What is the spectrum of care?

A new column for NEWStat by Kate Boatright, VMD, will regularly discuss topics related to the role of the spectrum of care in improving outcomes in clinical practice.

By Kate Boatright, VMD

Last week, Mr. Smith came to my clinic with his 12-year-old female spayed Shih Tzu, Misty. She presented for a progressive cough and lethargy. On further discussion, I learned that Misty’s appetite had been a bit off and she had lost weight. As we talked, I watched Misty nestled in her father’s arms, breathing with a slight increased effort. On physical examination, I auscultated a grade IV/VI systolic murmur and fine crackles on the left side of her chest. I shared my concern with Mr. Smith that Misty’s clinical signs might be due to heart failure and recommended we start with radiographs to further investigate. 

Mr. Smith hugged Misty a little tighter and the concern in his face grew. He shared that he had a previous dog with heart failure who had been under the care of the local cardiologist for years. But he was now retired and living on a fixed income and caring for his wife who had several health issues of her own. Finances were tighter than they once were, and he was worried about his ability to care for both his wife and his dog. He didn’t know what to do for Misty because he couldn’t care for her like he had his previous dog. 

Beyond the financial barriers to care 

Cases like this are not uncommon in veterinary medicine. Many clients care deeply about their pets but are unable to provide the recommended veterinary care, if any. The Access to Veterinary Care Coalition’s 2018 report found that 28% of pet owners had experienced a barrier to care in the preceding two years. The most common reason was financial. Other reasons included not knowing where to seek care, not having transportation, fear of judgment, and language barriers.  

When more than 1 in 4 pet owners is unable to obtain veterinary care for their pet, our profession needs to do better. Practicing a spectrum of care offers a way to provide care for more pet families by getting creative with our diagnostic and treatment plans. The spectrum of care is the idea that veterinary care exists along a continuum instead of requiring us to always exceed a set baseline or follow a prescribed “gold standard.” At one end of the continuum is the most extensive, more expensive, and often most invasive diagnostic and treatment option. At the other end is the less expensive, least extensive and invasive option. In some cases, this may be symptomatic treatment, palliative care, or economic euthanasia. Between the two ends of the spectrum, a large range of options exist. Within this range, we will find the best fit for each individual patient and client. The best choice will meet the patient’s medical and quality-of-life needs within the client’s limitations and goals while maintaining the veterinarian’s moral, ethical, and legal obligations to the pet and their family.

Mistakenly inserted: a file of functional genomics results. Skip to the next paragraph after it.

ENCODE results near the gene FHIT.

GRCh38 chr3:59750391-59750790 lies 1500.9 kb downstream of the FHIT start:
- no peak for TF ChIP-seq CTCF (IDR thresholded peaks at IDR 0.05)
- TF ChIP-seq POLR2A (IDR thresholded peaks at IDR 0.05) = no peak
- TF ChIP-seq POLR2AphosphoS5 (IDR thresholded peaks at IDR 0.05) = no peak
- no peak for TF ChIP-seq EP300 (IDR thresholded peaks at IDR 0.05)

In Misty’s case, we discussed that referral to a cardiologist is not required for every dog with heart disease. Even though that option was what the Smith family had previously pursued, there were other options. When practicing a spectrum of care, it is essential that we recognize that a client who chooses a more conservative option does not love their pet any less than the one who chooses the gold standard. The choice a client makes is not a reflection of the strength of their bond with a pet. 

Exploring Mr. Smith’s options 

Mr. Smith approved radiographs, which did confirm heart failure. We discussed options for assessing kidney function and electrolytes before starting medications and decided to do a smaller blood panel to focus on the most important information instead of running a full senior panel. If Mr. Smith hadn’t been able to afford any diagnostics, another option would have been to do a trial of furosemide based on the clinical suspicion.  

While the limitations we work within are often financial, clients may have other reasons to seek alternative options for their pet’s care. Even if Mr. Smith hadn’t had financial limitations, he still had concerns about his ability to care for Misty related to administering medications and potentially needing to travel to a specialist while balancing his wife’s care. We discussed his concerns around medicating Misty and selected liquid formulations to make them easier to administer based on her temperament.  

Ultimately, the spectrum of care offers veterinarians a way to work with clients and treat pets who may not have received care if we abided by traditional recommendations. While this may seem intuitive and natural for experienced veterinarians, this is not a concept many students have been exposed to in veterinary school—and even seasoned veterinary teams may unintentionally create a judgmental atmosphere around what has traditionally been considered “substandard” care. As a profession, we must make spectrum of care the standard way to practice so that we can help the greatest number of pets and pet families.  





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